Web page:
Ignore Print's Brave Face -- Just Follow The Money

The press industry is giving a very good account of itself in this morning's Marketing Week, talking up the prospects of print and going to great lengths to say that the medium if far from dead. There is a lot of talk that you would imagine you would get from the print industry about great times ahead. Trouble is, from someone inside the industry, I can't help but think they're giving themselves and co-workers a pep talk as they manage another year of revenues sliding away.

Digital is presented as a shiny toy that marketers are obsessed with, alongside a prediction they'll come to their senses and rediscover the allure of print. However, if you really want to know where this is all headed, just look at the brand that is chosen to say how print really does have a future -- Sky. The brand goes to great lengths to say how traditional channels have a big future but that's enough of the talk for now, though, let's look at the figures.

Sky is the country's biggest print advertiser. According to Nielsen, it spent GBP47.7m in 2015, but this was down nearly 16% on 2014 and down more than a fifth -- 22.4% -- compared to 2013. If the poster boy for how great your channel is turns out to be spending nearly a quarter less on that channel than just two years ago, it's not the biggest ringing endorsement, is it?

It doesn't matter how brave a face the newspaper industry puts on it -- readership levels have plummeted. Sure, they can say a particular issue has done well, such as the announcement of the Brexit vote, but typically ABC figures are through the floor. They can also talk about newspaper ads being viewed for longer than online ads and that print is an immersive medium where the viewer is focussed on content. However, it could just as easily be said that it's a channel that has no way of activating any of the interest it generates, like a PC or a smartphone, and it's ultimately a sit-back medium rather than a lean forward one. For awareness, then, it holds promise without a doubt.

Predictions that print could stop falling this year or next and allow publishers to enjoy rising digital revenue without having to look over their backs may well be true. The problem is that when print does plateau, it will be at a far lower level than it used to be and the rise in digital revenue will not plug the gap between where print used to be and where it is now. That's just simple economics.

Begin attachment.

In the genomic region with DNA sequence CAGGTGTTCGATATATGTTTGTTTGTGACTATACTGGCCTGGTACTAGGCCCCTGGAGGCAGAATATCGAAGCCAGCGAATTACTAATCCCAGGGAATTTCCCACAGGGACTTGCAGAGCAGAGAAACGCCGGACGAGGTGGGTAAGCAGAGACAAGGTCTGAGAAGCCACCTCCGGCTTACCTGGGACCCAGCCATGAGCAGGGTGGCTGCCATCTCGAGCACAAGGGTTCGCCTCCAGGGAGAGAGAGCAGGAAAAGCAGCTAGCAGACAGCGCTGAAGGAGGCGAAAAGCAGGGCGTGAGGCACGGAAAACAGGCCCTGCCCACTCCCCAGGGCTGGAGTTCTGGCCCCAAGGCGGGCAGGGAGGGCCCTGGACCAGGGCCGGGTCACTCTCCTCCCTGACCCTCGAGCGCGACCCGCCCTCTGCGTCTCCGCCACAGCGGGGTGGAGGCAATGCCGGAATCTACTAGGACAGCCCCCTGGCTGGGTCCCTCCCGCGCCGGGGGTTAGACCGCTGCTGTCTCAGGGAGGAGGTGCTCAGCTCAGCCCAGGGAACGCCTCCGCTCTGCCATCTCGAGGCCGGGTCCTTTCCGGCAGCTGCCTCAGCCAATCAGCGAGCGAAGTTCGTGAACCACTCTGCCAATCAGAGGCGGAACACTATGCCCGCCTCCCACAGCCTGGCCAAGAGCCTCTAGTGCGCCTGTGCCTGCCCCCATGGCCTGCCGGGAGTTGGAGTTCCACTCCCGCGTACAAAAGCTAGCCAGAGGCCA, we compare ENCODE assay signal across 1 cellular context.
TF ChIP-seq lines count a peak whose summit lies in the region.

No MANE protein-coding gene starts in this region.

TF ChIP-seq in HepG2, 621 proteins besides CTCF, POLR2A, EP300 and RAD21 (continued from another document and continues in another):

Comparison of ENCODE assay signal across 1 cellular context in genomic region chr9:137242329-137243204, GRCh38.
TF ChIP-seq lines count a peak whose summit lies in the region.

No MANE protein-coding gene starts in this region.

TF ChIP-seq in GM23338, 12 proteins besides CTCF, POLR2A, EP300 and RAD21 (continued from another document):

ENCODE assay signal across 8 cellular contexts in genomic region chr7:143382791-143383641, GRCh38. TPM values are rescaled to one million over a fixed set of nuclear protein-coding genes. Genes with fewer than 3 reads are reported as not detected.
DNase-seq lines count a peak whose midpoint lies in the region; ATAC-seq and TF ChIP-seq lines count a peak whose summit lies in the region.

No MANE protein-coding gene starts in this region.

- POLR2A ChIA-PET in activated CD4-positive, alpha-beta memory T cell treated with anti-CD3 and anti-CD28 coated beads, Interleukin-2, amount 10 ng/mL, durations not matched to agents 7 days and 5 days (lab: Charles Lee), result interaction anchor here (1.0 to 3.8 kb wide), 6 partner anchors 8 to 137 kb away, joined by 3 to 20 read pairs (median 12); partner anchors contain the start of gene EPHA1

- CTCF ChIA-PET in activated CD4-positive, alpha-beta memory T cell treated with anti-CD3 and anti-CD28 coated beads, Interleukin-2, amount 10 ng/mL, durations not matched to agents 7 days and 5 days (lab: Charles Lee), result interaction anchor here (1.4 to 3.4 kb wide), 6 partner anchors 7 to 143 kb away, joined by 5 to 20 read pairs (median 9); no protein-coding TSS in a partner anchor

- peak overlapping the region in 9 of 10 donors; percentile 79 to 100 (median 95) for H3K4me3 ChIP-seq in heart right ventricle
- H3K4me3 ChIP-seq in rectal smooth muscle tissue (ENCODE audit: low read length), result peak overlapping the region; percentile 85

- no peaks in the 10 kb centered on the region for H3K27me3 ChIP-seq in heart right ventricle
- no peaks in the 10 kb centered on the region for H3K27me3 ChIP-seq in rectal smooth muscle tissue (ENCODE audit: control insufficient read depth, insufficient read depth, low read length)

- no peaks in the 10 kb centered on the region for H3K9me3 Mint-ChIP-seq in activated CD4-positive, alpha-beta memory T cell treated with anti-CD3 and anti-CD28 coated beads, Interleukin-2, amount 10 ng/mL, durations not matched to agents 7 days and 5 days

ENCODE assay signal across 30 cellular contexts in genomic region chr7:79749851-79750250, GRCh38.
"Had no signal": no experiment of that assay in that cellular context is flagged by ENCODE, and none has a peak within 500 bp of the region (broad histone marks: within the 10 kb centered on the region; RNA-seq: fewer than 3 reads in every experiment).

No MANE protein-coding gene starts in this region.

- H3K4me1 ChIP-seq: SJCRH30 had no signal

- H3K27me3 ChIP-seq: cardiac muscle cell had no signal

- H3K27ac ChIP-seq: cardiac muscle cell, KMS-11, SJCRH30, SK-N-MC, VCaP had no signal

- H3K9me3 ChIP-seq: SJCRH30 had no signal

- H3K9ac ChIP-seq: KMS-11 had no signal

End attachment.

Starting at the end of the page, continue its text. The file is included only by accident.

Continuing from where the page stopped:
Here's another worry for print publishers, as if they didn't have enough on their plates. Study after study shows that people are increasingly discovering news through social media and are starting to lose the habit of going straight to a news brand's home page to check the day's stories. Whether it's links on Facebook posted by friends, Twitter moments or Apple News, people are becoming used to being directed to stories by third parties and often these news sources are digital start-ups, such as Vice or the Huffington Post. 

Sure, print has a future, but it is vastly diminished compared to where it was a decade ago. It doesn't matter how much of a brave face you put on it -- print is in the midst of a major decline. It can point to studies that say what a great medium it is, but if you want to know the only truth that matters, just follow the money.

2 comments about "Ignore Print's Brave Face -- Just Follow The Money".
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  1. Liz Jaques from Newsworks, August 4, 2016 at 6:59 a.m.

    Hi Sean, 

    You say that "no matter how brave a face the newspaper industry puts on it – readership levels have plummeted". This actually isn't the case. More people are reading newspapers in the UK – in their many forms – than ever before. In fact, total monthly readership stands at 47 million according to NRS PADD. If you're looking solely at print, two thirds of the population are reading monthly. 

    What also doesn't get a mention – presumably written off as part of the press industry's "brave face" – is Benchmarketing's recent effectiveness study, quoted in Marketing Week's piece. In regards to ad decline you say that "it's worth looking at the figures", so why not consider these figures too. 

    In a nutshell, Benchmarketing's analysis of 500 econometric models found that including print advertising in a campaign not only boosts the performance of other media (x2 for TV and x4 for online display), but also increases overall campaign ROI by an average of three times. It states that investment in print advertising has fallen below effective levels and brands should return to 2013 spend to get the biggest bang for their advertising buck. 

    You advise advertisers to "follow the money", but why if they could have more effective campaigns by altering print spend levels? Surely boosting ROI should be at the heart of any campaign – so instead of just following the money, why not make it instead. 

  2. Sean Hargrave from Sean Hargrave, August 5, 2016 at 5:16 a.m.

    Liz, lots of points there. You need only look at print ABCs for the nationals and regionals, look at all the job losses at both, look at the share prices of news organisations (Johnston has just taken another hit) and then finally look at how budget flowing in to print is declining too. Print budgets are way down, while digitial continues to grow. I don't think there are any industry observers who can watch this flow of budget away from print, watch print readerships sink, see journos lose their jobs and see local papers close like village pubs and say the print industry is in the good health. Can they?

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